by Jeff Bartlett

A brand is not a logo!

Originally, a brand was a symbol that was burned onto the hides of cattle to show who the owner of each particular animal was. When those animals came to market, it was also an indication of the quality of the animal, based upon previous knowledge of the owner’s stock. The art and science of branding has come a long way since then!

Nowadays, a brand is a symbolic embodiment of all the information and attributes connected with an organisation or product. It’s a kind of mental shorthand that gives you a picture and an understanding of what an organisation or product is and stands for.

It typically includes a name, logo and other visual elements, such as images, fonts, colour schemes and symbols. It might also include a strapline, such as ‘the world’s favourite airline’. All of this is designed to make ‘our’ brand stand out from the crowd.

Think about Tesco.

  • What picture does it create in your mind?
  • How far has it moved from its ‘pile it high and sell it cheap’ roots?
  • Do you trust it to give you what you want in a retailer?
  • What about its own brand products?
  • If you are short of money would you consider buying its ‘basic’ branded products?
  • For everyday purchases would you consider Tesco’s normal own brand products?
  • For a treat, would you buy ‘Tesco finest’ products?
  • And what about Tesco insurance, mobile phones, loans, credit cards and so on?

Tesco have successfully managed to stretch their brand into a whole host of non-grocery markets – with emphasis on the word ‘managed’; it hasn’t happened by accident!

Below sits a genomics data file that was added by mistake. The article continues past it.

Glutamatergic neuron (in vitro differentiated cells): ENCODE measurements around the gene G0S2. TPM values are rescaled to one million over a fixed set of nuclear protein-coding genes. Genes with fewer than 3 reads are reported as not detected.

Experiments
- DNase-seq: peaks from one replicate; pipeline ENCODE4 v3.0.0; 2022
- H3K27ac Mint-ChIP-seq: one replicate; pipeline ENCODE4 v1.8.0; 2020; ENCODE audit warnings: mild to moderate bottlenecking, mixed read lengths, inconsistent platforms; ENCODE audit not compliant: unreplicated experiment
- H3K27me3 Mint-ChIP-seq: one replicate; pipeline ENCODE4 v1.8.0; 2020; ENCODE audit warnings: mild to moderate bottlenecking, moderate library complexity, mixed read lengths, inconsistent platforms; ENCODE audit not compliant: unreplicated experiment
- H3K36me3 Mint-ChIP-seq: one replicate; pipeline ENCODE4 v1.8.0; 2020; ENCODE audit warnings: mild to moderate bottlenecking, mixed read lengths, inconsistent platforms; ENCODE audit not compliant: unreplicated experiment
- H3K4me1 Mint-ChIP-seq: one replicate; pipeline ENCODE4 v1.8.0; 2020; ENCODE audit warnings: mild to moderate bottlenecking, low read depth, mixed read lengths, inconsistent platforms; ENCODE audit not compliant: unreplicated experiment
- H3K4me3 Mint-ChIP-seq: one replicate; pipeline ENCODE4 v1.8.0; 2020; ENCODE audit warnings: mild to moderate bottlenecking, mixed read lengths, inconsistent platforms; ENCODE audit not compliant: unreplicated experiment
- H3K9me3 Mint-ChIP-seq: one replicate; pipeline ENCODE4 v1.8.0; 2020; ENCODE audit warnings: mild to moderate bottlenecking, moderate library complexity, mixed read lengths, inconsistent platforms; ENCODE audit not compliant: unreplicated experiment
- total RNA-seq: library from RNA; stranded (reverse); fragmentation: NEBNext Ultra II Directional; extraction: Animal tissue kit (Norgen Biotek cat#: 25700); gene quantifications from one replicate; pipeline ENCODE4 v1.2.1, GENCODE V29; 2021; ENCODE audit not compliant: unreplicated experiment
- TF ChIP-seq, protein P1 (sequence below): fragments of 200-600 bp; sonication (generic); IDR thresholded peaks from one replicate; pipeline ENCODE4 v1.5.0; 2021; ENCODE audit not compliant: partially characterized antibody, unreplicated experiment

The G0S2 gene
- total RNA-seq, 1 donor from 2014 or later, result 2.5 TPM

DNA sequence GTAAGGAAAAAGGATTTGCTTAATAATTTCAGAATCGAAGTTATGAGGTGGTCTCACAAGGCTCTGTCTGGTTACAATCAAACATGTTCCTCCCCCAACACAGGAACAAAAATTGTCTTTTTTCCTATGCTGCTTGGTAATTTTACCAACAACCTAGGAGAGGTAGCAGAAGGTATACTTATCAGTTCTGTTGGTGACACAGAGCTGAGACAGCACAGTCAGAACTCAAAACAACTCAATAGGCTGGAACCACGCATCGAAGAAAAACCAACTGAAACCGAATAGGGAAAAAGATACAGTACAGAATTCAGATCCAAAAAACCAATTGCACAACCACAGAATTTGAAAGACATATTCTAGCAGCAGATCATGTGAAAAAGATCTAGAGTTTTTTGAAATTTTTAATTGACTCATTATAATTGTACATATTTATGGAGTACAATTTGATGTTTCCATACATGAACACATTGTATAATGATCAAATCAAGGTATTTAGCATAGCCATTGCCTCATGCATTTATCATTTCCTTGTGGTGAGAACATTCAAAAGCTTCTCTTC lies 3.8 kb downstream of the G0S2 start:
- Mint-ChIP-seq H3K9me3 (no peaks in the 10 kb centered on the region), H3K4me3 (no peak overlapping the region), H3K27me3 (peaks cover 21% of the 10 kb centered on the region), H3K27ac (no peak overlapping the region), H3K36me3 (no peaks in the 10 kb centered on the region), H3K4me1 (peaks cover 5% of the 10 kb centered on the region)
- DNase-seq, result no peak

Next to doing the right thing, the most important thing is to let people know you are doing the right thing.

John D Rockefeller

How do you create, or damage, a brand?

A brand can be created both by accident or design, but to sustain one requires considerable planning, management and investment.

Think of Marks & Spencer, Woolworths, Sainsbury’s, Morrison’s, Morgan, Ford, Rolls Royce, Morris, Ratner’s, Versace, Chanel or Heinz. What they all have in common is that they are the names of the founders of their respective businesses – the simplest basis for a brand. All achieved a scale and prominence that their founding fathers probably never imagined, but over time grew into a mental statement of their business and the products they offer. Some have prospered and others foundered. Why?

Those that succeeded did so because at some stage in their development the owners or managers of the business took a conscious decision that their business stood for something. They had principles which guided the business, and which people in the organisation consistently strove to achieve. The result of all this effort – and accompanying financial investment – was a distinctive brand image.

And what about those that have not been so successful?

Not so long ago, Sainsbury’s was the leader in grocery retailing, but due to complacency and management taking their eye off the competitive ball, the company has been beaten by both Tesco and Asda.

Tesco has been particularly successful because the marketing department researched their customers in detail, really understood what the consumer wanted from a retailer, and then single-mindedly and over many years pursued a consistent yet flexible strategy to deliver it. Result? Number one!

Ratner’s was effectively destroyed by an ill-judged publicly-made remark by Gerald Ratner, denigrating the quality of the products they sold and by implication the intelligence of Ratner’s customers. This in turn led to mass defections by their customers and the eventual demise of the business.

Why is the brand image important?

A strong brand is able to command a price and a presence above that of weaker brands. Both of these lead to higher profitability and greater protection from competitive attack.

Organisations are increasingly valuing their brands financially and including those valuations as assets in their balance sheets.

Similarly, successful organisations have learned that they must protect both the financial and perceptual values of their brands. They see all their marketing activities combined as a major corporate investment, in a similar vein to their investments in new physical assets.